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Inflammation: A Hot Topic for the Heart

This Slow "Burn" Can Fire Up Health Hazards

Anyone who has ever skinned a knee knows about inflammation. Those familiar symptoms of heat, redness, swelling and pain are all part of the body's healthy immune response to injury or infection. Without this kind of inflammation - the "acute" kind - our wounds and infections would never heal.

But inflammation isn't always a good thing. In chronic inflammation, the body's immune defense goes haywire and destroys cells instead of healing them. Scientists think this hidden process may be at the root of heart disease, stroke, certain cancers, allergies, arthritis, Alzheimer's disease, Parkinson's disease and many other serious conditions.

Mysterious though chronic inflammation may be, there are tests to measure its impact of on your heart and things you can do to keep it on the back burner. We asked Dr. Peter Oettgen, Director of Preventive Cardiology and the Cardiovascular Health and Lipid Clinic at BIDMC, to help us understand this silent scourge.

HeartMail: What is acute or "good" inflammation?

Dr. Oettgen: The body's white blood cells rush to our defense in an attempt to rid the body of foreign matter. This increases the blood flow to the area, causing warmth and redness. Chemicals emitted by the white blood cells can cause fluid to leak into tissues, which results in swelling. If nerves in the area are affected, pain can occur. This is short-term inflammation, which subsides as healing begins.

HeartMail: So far so good. What happens when inflammation goes bad?

Dr. Oettgen: Sometimes the body turns on the heat of inflammation and keeps the fires burning steadily instead of easing back. The causes can be numerous - smoking, a poor diet, diabetes, or high blood pressure can all keep the process going. So, inflammation makes itself at home in the body, like an unwanted guest. When inflammation persists, a multitude of health issues can occur, depending upon the part of the body where it settles.

HeartMail: How does this affect the heart and cardiovascular system?

Dr. Oettgen: Chronic inflammation can build in the cardiovascular system when cholesterol and fat deposits accumulate within the walls of arteries. The fatty lining in arteries can cause plaque to form within the vessels, reducing the flow of blood. This process can lead to hardening of the arteries - atherosclerosis - which can result in coronary heart disease. Atherosclerosis is the leading cause of death in America.

When the lining of arteries is damaged by high cholesterol, smoking or high blood pressure, atherosclerosis and the formation of plaque in vessel walls begins. Unfortunately, atherosclerosis often has no symptoms until middle age or later.

Blood vessels can become filled up with so much plaque that blood flow is severely limited, causing pain or angina as a symptom. The real danger occurs when the plaque lining ruptures or forms a blood clot resulting in the total blockage or occlusion of the blood vessel. This leads to a heart attack.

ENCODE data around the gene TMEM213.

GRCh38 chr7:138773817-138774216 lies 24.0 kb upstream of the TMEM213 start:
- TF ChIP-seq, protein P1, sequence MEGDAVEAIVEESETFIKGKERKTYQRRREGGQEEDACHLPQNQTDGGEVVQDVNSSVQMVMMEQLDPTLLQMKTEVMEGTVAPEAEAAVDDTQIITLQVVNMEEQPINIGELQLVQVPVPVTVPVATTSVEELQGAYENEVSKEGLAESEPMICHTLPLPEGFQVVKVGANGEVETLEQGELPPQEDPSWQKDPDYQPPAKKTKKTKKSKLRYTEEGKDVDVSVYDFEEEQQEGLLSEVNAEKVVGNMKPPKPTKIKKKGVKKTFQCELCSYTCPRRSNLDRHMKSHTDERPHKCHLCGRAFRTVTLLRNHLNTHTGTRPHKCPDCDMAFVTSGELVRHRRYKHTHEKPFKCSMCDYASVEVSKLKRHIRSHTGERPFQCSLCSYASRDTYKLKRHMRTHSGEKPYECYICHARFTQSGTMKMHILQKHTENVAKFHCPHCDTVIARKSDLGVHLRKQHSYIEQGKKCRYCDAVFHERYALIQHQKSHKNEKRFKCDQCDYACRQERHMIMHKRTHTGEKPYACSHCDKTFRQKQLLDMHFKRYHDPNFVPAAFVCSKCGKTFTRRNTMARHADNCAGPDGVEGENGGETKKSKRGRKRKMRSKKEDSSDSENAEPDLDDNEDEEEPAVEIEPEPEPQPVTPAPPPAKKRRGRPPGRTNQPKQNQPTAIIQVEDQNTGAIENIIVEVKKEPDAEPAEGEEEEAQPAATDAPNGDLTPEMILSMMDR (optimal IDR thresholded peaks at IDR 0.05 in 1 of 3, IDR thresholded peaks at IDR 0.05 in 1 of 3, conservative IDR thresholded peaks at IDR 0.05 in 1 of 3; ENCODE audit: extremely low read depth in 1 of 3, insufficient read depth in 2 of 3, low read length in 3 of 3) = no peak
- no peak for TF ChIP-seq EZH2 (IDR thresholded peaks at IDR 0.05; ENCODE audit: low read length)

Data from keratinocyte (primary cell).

HeartMail: Can inflammation cause any other kind of heart disease?

Dr. Oettgen: It has also been associated with congestive heart failure, valvular heart disease, peripheral artery disease and sudden cardiac death.

HeartMail: How can a person know whether he or she has atherosclerosis before it becomes symptomatic?

Dr. Oettgen: Blood tests are sometimes used to identify markers for inflammation, such as C-reactive protein (CRP), to determine whether patients have underlying inflammatory conditions. CRP is a molecule produced by the liver in response to certain inflammatory signals. Transient elevations of CRP are normal after an injury or infection. But CRP levels that are consistently elevated over time are a sign of systemic inflammation.

Testing CRP levels in the blood can be a way to assess cardiovascular disease and help predict the risk of heart attack or stroke and direct treatment and therapy. A CRP test is most effective for individuals who are in the intermediate risk category for developing cardiovascular disease.

HeartMail: Is there anything one can do to "turn down the heat" - to prevent inflammation-related disease?

Dr. Oettgen: Low-grade inflammation can be kept simmering by unhealthy lifestyle habits such as cigarette smoking, a high-fat diet, high salt intake, stress and lack of exercise.

You can "cool down" or calm inflammation through healthy living habits, including diet and exercise and, if needed, proper medication. An anti-inflammation diet is similar to the Mediterranean diet and emphasizes fresh fruits, vegetables, poultry, fish, whole grains and healthy fats such as extra virgin olive oil. Avoid sugar, salt, processed or fast foods and saturated or trans fats such those in red meat. Maintain a healthy weight, get plenty of sleep each night and exercise regularly. Quit smoking and only drink alcohol in moderation.

For those who can't regulate their cholesterol or high blood pressure through diet and lifestyle alone, a physician can prescribe medications that will slow or stop the progression of atherosclerosis, while reducing the risk of heart attacks and stroke.

HeartMail: Okay, we get the idea! We can all be "cool" and head off the heat of inflammation by getting up and out, eating well and scheduling regular visits to the doc. And we'll try not to skin a knee on the way!


Above content provided by Beth Israel Deaconess Medical Center. For advice about your medical care, consult your doctor.

Posted October 2010